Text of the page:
Joe Todisco, new CorMedix CEO

Ahead of sec­ond FDA chance, CorMedix winds down Eu­ro­pean busi­ness

The bear mar­ket struck again Thurs­day morn­ing as a New Jer­sey-based an­ti­fun­gal biotech re­port­ed a sig­nif­i­cant shift in op­er­a­tions.

CorMedix will be shak­ing up much of its C-suite and halt­ing op­er­a­tions in Eu­rope, the com­pa­ny an­nounced, as it looks to re­bound from a March 2021 CRL. The com­pa­ny had re-filed its ap­pli­ca­tion about six weeks ago but the changes high­light the new di­rec­tion as it pre­pares to meet the FDA once again.

The most promi­nent change comes at the top: Joe Todis­co of­fi­cial­ly start­ed his CEO tenure Tues­day, fol­low­ing the an­nounce­ment of his ap­point­ment back in March. Tom Nus­bick­el, mean­while, will step down from his role as chief com­mer­cial of­fi­cer in a mu­tu­al part­ing of ways, CorMedix said.

Ad­di­tion­al­ly, as CorMedix winds down its Eu­ro­pean busi­ness, it will al­so dis­con­tin­ue the dis­tri­b­u­tion of Neu­trolin, used to pre­vent catheter-re­lat­ed blood in­fec­tions. Neu­trolin is the com­pa­ny’s on­ly ap­proved prod­uct and is on­ly ap­proved in Eu­rope.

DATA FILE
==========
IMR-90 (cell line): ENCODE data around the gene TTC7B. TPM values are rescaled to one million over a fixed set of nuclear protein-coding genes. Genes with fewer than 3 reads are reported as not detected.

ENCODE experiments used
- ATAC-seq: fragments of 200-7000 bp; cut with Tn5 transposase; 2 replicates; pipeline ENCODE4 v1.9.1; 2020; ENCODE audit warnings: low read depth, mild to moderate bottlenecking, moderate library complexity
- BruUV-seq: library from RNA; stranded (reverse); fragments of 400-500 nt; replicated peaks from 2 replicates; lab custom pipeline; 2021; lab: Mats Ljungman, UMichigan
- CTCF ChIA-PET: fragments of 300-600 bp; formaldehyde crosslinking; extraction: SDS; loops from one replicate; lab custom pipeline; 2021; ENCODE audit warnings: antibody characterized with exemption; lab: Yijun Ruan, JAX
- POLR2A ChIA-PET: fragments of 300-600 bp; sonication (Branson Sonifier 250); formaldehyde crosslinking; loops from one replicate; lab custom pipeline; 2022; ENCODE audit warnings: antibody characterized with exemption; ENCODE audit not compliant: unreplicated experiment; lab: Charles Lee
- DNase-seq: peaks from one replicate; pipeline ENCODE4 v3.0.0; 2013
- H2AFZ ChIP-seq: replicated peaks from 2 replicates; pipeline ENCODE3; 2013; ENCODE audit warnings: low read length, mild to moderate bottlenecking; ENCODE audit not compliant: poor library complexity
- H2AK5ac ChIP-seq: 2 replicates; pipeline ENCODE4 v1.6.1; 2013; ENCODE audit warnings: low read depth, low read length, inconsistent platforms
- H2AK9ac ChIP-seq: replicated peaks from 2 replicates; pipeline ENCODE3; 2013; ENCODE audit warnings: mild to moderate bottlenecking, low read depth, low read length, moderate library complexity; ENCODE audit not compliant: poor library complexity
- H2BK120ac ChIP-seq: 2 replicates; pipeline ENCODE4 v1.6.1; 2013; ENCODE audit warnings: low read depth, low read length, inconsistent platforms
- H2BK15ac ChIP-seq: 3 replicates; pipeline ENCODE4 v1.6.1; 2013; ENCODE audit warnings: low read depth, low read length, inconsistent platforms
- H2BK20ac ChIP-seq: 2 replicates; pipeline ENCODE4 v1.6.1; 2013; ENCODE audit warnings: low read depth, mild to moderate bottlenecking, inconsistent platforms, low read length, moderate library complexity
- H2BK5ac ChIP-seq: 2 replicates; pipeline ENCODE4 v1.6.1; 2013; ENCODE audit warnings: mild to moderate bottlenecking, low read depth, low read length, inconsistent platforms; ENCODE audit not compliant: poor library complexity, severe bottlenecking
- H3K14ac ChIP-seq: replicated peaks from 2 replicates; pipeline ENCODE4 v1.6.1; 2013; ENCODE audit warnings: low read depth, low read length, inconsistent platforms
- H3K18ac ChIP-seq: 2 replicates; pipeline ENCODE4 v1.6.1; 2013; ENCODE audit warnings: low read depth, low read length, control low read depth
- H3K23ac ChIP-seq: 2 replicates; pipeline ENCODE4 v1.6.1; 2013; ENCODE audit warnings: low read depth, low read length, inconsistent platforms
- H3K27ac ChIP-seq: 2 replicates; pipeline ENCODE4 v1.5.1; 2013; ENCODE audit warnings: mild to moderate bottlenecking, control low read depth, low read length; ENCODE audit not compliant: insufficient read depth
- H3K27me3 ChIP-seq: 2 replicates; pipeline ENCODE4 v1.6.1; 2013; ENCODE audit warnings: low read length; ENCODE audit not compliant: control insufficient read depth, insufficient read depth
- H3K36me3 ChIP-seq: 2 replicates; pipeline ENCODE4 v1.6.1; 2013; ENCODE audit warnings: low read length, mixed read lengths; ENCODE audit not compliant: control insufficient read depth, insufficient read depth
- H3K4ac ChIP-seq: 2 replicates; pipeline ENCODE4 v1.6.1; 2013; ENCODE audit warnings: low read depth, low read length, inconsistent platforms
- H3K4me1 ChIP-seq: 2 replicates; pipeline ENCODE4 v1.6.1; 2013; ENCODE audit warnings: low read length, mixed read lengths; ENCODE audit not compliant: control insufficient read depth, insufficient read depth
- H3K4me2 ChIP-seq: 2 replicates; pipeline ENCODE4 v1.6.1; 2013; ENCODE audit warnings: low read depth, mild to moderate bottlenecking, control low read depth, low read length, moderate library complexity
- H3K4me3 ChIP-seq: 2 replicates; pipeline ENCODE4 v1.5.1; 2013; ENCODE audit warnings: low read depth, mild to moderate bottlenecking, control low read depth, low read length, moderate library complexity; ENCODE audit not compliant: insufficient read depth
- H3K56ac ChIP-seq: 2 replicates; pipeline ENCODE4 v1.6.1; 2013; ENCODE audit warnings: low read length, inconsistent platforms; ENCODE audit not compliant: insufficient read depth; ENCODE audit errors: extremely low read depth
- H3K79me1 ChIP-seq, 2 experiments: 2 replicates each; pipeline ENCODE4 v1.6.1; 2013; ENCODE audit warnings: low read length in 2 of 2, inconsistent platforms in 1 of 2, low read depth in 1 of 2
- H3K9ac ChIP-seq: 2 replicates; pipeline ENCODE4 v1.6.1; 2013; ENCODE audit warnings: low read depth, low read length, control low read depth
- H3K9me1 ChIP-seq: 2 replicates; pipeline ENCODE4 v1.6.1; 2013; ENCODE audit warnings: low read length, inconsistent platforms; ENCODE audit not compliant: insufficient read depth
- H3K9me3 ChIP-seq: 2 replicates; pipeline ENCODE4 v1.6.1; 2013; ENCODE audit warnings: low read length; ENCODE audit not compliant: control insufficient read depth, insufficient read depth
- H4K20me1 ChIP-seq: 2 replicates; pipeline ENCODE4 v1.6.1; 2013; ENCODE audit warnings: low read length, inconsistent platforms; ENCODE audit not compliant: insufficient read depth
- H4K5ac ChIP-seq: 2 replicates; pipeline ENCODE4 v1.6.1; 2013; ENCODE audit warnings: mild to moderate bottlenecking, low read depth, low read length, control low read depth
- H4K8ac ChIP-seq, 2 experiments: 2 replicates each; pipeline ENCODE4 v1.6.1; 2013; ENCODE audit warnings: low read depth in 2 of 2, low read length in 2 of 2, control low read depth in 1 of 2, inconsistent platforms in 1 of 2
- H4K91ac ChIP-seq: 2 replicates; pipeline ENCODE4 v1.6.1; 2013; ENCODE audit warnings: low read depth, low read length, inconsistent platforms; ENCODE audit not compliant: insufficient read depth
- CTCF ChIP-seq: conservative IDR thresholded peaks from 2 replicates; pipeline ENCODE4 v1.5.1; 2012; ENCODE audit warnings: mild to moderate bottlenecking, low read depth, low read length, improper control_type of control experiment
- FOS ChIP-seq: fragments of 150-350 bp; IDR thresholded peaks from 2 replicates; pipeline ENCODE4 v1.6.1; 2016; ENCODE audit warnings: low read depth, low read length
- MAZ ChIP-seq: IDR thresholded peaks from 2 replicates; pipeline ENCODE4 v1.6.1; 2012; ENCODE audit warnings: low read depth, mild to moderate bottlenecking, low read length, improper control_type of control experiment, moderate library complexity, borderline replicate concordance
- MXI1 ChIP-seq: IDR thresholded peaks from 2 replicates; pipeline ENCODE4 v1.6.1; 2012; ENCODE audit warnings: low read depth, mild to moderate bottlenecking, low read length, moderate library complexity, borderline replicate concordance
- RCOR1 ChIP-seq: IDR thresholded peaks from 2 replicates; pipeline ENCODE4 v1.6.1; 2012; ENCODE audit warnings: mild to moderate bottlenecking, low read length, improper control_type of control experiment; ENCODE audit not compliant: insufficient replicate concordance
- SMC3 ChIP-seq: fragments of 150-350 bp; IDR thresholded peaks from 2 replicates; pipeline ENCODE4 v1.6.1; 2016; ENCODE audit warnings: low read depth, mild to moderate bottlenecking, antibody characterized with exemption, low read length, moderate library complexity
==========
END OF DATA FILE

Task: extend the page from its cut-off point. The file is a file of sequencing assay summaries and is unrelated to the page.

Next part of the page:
The new fo­cus, at least in the short term, will be se­cur­ing ap­proval of the de­vice in the US, where it’s known as De­fen­Cath. Oth­er hires and pro­mo­tions in­clude a new ex­ec­u­tive VP of clin­i­cal op­er­a­tions, a se­nior VP and head of glob­al qual­i­ty and a VP of sup­ply chain.

“I am ex­cit­ed to be­gin my tenure this week at CorMedix,” Todis­co said in a state­ment. “The new hires we an­nounced add sig­nif­i­cant ex­per­tise in qual­i­ty, man­u­fac­tur­ing and sup­ply chain, and join a high­ly skilled team of pro­fes­sion­als who I have had the priv­i­lege of get­ting to know over the past sev­er­al weeks.”